Word by Word

from Technology & Learning RSVP technology can transform the reading experience. There are often a few students in a classroom who struggle with reading. Whether they are reluctant to read because it is difficult or because they might have a visual or physical disability, students may find rapid serial
Author:
Publish date:
Social count:
0

from Technology & Learning

RSVP technology can transform the reading experience.

There are often a few students in a classroom who struggle with reading. Whether they are reluctant to read because it is difficult or because they might have a visual or physical disability, students may find rapid serial visual presentation a technique that can help.

The basic idea behind the RSVP method is to display text briefly, in sequential order, using a small amount of space. With RSVP software, sentences are broken down into single words or small chunks that flash on the screen at a user-determined rate. Since the eyes don't have to move back and forth, and you can't dawdle or unconsciously go back, with practice, readers can increase their speed and efficiency.

RSVP can be more than a classroom exercise, however, thanks to the explosion of Web sites, online encyclopedias, and e-books providing academic materials in electronic form. In fact, its availability across a range of media and devices may be helpful for students who have dyslexia, attention problems, and visual or physical disabilities.

For example, reading is often hindered by subvocalization, or mentally pronouncing words while reading silently. Mental mispronunciation may also lead to comprehension errors.

RSVP reader is one of many new utilities to help reading comprehension.

When words are presented very quickly, there isn't enough time to subvocalize. Most RSVP programs allow for gradual increases in the number of words displayed per minute, up to four or more times the standard adult rate of 250 wpm.

Computer-paced, serial presentation allows students to practice focusing attention for short periods of time. One RSVP software program, RapidReader PRO, features a green bar tracking students' progress, and students can change the speed using up and down arrow keys. Upon reaching an important point, they can use an electronic "dog-ear" button so they can come back to the page later.

Though not all texts are digitized, many different kinds of electronic files can be loaded into an RSVP program. RapidReader PRO has an option for making pdf documents RSVP-capable, using a simple drag-and-drop utility. With WinBlit Speedread, a one-click RSVP tool is built into Internet Explorer, Microsoft Word, and Microsoft Outlook. A free add-on called RSVP Reader does the same thing for the Firefox browser, displaying selections from a Web page within the browser window itself.

Once an electronic document is loaded into the RSVP software program, you can customize the color, font, size, background, position on the screen, speed and chunking settings, and much more. Since RSVP eliminates the need to hold a book, read small print, click through a Web site, or scroll, students with visual and physical disabilities may find this style more comfortable.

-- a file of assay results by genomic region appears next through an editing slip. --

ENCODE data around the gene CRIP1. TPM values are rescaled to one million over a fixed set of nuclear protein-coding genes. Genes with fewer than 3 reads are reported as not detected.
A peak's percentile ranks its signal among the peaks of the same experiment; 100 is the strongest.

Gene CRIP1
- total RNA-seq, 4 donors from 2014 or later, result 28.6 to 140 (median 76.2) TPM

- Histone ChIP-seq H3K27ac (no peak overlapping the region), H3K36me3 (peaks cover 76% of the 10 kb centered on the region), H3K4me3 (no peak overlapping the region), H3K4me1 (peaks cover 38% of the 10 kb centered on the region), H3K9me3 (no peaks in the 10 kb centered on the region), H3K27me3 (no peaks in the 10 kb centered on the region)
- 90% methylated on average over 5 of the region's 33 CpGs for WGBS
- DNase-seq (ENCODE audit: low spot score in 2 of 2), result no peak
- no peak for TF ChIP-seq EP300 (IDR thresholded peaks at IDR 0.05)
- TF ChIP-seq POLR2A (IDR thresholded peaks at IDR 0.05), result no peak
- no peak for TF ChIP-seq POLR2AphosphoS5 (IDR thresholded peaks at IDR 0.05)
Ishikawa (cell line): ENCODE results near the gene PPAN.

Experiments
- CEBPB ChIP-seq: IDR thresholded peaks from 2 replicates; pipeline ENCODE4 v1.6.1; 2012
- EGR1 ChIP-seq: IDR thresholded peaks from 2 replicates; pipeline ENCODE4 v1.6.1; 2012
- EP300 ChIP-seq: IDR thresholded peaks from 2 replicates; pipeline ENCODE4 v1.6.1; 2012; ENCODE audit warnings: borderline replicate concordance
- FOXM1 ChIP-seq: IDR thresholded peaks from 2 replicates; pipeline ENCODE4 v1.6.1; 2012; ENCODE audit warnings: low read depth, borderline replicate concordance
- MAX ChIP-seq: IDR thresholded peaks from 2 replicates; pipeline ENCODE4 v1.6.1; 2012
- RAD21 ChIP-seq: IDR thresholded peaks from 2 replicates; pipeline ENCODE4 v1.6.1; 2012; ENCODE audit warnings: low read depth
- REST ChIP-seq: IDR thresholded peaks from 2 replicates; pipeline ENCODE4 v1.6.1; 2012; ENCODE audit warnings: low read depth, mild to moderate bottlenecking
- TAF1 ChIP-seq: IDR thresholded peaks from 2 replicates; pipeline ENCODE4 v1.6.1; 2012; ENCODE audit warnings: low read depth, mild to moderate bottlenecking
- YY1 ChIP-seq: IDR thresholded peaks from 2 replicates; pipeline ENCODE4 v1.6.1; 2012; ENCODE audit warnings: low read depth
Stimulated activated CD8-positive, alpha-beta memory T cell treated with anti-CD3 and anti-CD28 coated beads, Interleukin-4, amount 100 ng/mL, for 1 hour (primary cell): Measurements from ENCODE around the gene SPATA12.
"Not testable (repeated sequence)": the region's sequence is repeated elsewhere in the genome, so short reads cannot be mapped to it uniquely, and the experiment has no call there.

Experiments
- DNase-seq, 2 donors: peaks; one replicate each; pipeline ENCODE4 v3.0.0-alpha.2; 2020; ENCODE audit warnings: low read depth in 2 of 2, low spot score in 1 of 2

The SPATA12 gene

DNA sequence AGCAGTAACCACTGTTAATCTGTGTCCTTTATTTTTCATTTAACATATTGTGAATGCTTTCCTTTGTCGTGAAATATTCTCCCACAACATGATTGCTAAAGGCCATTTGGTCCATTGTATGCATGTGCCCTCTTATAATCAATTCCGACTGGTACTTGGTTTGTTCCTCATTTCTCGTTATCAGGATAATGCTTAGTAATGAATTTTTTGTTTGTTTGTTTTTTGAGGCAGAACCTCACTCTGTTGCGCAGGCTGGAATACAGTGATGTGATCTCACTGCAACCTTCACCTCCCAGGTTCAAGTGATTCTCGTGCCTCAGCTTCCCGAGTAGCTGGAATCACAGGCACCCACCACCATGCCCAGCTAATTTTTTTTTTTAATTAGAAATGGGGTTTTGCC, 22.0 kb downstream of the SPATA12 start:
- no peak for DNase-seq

While not all the news about RSVP is positive—some studies show comprehension plummeting at the faster reading rates, and the effect of rapid eye movement can be physically unsettling to some—this technology can still prove a powerful learning tool for many.

Lindsay Oishi is a graduate student in learning sciences and technology design at Stanford University.

Featured

Related

(Almost) Word-for-Word

As voice recognition programs improve, students reap the benefits. Fans of science fiction author Isaac Asimov might remember his description of a futuristic voice recognition machine (for the true geeks out there, it was in his 1953 novel, Second Foundation). Asimov wrote that the machine, which was designed for

Get the Word Out

This month, I'll review three reinvented offerings designed to augment an array of reading skills. Knowledge Adventure applies its home-based software know-how to a series of multimedia tools. Reading Readiness, with its focus on phonemic awareness and phonics, debuts as the first in the series. WizCom's nifty

Word Processing for Learning Disabled Students

For the last three years I have worked as a Learning Specialist at a public school in San Francisco. Students with whom I work have been diagnosed with some type of learning disability that is adversely impacting their progress in the general curriculum. While these are generally happy and healthy kids in all other

Using Microsoft Word Like a Pro, Part 5

One of the nicer functions of Microsoft Word is the ability to create documents containing spaces for student input, whether the students need to input open-ended text, use a series of check boxes, or select from a drop-down list. Turning on a toolbar called “Forms” enables this ability. Many teachers could use

Working Together

from Technology & Learning Google Apps goes to school. Imagine you're working with teachers in your school to put together a multidisciplinary curriculum. Or that you are advising a student organization on how to pull off a school-wide event. You have multiple teams working on tasks, emails flying back and

Peripheral Word Processing Keyboards-An Alternative

Schools, libraries, and businesses are turning to peripheral word processing keyboards, the best known of which is the AlphaSmart, to do word processing tasks. The peripheral word processing keyboard is a simple yet effective product that supports student writing. We'll look at the many reasons that schools are

Image placeholder title

Product: Read&Write 10 Gold (Windows)

Designed for students who struggle with reading and writing, the latest version of Read&Write Gold from Texthelp Systems offers a feature-rich assistive-technology tool kit that benefits all students, not just the at-risk or learning disabled.